"Cave Dwellers" was one of the first episodes to be released on home video, and it's among the first that I actually saw. Its opening host segments, though, do leave me with the slight feeling that by this time the creators were so familiar with the concept that they had relaxed on presenting the characters. I can wonder if Joel and the bots chatting about what names they'd pick for each other and Dr. Forrester and Frank trying out a sort of talk show format just may feel a little impenetrable to someone starting out with the show.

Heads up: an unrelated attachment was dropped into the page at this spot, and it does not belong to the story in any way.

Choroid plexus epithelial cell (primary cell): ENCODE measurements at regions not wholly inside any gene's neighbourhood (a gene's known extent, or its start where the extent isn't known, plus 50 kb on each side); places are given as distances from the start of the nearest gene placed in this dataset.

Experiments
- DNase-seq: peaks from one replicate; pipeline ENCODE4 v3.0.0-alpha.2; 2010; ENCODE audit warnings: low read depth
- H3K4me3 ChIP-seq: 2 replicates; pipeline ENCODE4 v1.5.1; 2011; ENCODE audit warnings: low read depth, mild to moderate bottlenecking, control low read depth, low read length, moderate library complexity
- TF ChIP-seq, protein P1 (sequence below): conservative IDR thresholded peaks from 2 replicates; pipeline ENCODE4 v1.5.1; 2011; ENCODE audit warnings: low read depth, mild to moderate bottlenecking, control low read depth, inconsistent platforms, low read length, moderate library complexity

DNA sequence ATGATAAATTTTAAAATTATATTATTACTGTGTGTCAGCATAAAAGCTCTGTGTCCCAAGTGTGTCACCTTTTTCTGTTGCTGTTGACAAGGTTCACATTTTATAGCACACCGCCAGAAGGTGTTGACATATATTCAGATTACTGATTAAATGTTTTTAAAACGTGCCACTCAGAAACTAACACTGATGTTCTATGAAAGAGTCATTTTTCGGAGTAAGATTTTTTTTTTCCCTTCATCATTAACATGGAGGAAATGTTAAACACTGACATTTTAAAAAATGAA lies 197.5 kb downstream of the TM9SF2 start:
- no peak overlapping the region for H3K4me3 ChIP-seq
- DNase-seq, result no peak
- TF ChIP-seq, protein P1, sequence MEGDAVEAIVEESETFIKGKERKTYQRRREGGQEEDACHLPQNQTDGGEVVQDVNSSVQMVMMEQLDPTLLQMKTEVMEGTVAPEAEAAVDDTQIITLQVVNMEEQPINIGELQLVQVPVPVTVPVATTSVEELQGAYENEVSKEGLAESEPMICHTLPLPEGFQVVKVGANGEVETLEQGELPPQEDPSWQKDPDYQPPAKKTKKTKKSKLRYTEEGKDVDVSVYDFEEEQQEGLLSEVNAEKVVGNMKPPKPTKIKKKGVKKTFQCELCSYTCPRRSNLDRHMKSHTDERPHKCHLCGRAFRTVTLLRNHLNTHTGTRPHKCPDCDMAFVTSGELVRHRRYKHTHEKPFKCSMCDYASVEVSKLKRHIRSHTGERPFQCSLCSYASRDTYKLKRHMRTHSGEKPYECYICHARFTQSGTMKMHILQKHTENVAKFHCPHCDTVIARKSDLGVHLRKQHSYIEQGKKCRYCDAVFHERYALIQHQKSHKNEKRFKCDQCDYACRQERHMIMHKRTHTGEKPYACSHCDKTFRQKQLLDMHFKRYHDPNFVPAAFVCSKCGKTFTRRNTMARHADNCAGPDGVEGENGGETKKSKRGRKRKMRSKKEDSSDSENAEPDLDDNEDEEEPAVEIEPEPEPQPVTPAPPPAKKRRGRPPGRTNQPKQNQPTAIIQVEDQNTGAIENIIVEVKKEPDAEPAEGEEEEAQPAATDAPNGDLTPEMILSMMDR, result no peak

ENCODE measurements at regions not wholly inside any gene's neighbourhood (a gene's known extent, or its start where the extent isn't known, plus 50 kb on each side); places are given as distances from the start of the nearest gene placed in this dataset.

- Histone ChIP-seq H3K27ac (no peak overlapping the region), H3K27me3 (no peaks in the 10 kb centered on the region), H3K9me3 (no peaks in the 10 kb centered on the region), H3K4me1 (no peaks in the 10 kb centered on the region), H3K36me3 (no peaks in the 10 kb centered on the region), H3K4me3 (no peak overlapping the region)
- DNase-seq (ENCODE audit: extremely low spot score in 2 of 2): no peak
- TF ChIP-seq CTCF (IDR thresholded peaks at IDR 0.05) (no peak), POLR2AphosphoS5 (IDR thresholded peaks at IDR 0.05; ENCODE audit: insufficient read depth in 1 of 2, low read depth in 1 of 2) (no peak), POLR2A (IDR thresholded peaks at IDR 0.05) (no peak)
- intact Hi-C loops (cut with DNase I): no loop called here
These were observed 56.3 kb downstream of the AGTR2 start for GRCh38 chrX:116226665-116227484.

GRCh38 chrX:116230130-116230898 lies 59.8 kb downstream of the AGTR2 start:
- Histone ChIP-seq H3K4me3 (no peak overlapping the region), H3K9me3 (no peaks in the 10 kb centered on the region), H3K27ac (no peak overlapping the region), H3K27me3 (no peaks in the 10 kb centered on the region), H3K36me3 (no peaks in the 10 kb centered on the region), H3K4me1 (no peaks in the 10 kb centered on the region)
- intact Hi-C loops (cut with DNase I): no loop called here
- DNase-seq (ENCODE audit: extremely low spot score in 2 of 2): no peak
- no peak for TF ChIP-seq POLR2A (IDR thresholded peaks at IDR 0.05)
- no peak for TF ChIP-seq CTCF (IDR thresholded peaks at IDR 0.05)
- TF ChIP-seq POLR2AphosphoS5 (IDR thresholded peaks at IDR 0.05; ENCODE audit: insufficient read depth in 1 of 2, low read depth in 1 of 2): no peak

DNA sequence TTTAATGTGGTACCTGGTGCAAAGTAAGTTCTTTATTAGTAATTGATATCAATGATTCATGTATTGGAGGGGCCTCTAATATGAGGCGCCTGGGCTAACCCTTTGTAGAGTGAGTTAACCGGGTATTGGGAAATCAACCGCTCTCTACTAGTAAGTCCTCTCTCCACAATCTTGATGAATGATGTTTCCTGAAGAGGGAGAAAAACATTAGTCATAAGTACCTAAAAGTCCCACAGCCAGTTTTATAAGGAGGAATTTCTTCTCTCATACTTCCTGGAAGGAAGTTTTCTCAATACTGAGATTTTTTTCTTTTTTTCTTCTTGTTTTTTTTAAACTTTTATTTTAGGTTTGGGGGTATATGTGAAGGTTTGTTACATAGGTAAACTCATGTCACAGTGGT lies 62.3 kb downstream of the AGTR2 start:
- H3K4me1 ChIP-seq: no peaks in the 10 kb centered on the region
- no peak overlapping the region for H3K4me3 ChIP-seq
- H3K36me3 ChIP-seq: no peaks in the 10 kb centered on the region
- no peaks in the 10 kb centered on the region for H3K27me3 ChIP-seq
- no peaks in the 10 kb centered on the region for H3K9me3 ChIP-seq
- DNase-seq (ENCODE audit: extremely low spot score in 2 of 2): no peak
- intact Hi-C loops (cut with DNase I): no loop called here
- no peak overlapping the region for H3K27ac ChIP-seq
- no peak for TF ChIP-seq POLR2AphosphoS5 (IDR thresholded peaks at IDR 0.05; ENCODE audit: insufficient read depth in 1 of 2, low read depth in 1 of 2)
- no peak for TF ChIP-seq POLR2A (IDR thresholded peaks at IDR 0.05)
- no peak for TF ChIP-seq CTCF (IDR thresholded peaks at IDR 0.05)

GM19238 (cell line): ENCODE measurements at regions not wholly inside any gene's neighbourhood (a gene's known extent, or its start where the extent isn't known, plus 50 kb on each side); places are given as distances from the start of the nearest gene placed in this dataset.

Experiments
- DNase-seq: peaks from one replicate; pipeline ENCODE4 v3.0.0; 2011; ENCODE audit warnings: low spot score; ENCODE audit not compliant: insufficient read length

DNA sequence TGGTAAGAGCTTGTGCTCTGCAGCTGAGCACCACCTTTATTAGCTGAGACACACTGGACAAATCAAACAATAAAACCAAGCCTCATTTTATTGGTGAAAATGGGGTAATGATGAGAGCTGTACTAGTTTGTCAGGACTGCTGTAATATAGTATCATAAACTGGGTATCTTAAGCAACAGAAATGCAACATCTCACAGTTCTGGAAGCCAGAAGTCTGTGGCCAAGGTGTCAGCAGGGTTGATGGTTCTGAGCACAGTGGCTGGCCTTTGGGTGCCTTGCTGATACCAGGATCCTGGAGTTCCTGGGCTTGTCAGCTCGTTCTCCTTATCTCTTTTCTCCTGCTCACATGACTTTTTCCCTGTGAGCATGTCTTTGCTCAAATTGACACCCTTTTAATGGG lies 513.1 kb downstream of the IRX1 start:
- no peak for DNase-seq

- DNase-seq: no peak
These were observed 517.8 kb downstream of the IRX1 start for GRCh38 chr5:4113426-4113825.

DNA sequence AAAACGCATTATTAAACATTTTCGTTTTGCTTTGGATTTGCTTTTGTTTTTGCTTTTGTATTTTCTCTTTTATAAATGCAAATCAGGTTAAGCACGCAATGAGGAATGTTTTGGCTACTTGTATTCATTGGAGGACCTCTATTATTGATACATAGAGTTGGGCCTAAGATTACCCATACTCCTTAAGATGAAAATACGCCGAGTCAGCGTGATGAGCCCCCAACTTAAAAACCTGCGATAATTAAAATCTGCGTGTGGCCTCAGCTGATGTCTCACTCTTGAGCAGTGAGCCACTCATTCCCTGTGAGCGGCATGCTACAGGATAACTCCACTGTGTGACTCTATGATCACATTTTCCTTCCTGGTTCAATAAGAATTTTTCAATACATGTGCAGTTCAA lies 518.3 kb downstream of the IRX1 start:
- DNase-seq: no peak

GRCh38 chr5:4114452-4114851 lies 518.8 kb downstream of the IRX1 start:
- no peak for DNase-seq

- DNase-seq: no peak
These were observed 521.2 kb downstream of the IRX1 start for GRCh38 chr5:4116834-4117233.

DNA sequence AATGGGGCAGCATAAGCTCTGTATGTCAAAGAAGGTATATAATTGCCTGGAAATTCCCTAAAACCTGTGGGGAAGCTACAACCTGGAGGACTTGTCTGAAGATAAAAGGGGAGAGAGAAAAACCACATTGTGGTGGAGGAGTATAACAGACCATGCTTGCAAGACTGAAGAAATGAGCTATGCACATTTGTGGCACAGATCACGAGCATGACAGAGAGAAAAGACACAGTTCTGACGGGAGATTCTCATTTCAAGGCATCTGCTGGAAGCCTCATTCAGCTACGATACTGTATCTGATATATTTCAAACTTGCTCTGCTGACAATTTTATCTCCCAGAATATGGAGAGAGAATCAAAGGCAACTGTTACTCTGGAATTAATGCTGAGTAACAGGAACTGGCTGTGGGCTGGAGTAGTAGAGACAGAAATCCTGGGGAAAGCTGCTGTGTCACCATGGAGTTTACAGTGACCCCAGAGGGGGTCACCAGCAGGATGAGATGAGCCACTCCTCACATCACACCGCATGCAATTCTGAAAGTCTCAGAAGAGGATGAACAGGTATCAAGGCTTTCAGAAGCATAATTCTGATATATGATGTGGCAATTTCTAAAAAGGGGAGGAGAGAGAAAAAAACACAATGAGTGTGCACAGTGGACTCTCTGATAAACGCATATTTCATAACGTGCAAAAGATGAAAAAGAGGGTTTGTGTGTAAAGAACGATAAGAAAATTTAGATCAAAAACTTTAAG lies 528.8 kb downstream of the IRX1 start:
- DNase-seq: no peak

The movie itself, though, is a good deal of fun. After "Robot Holocaust," it marks a return to the special joys of cheesy movies from the 1980s. It's possibly an attempt at "sword and sorcery," although the sword fights aren't choreographed that well and the magic isn't that impressive (such as when the well-muscled hero Ator and his sidekick Thong battle invisible enemies.) It does tend to drag, though, especially given the pauses thrown into most of the lines (although this, at least, is closer to some of the movie's unique charm.) Cutting to a commercial break right in the middle of one finally-started fight may not help, either. The "riffing" has picked up further again, though. In the third season, it may have required the "help" of the movies a bit more than later seasons did, but this in a sense has always been part of Mystery Science Theater 3000 to me.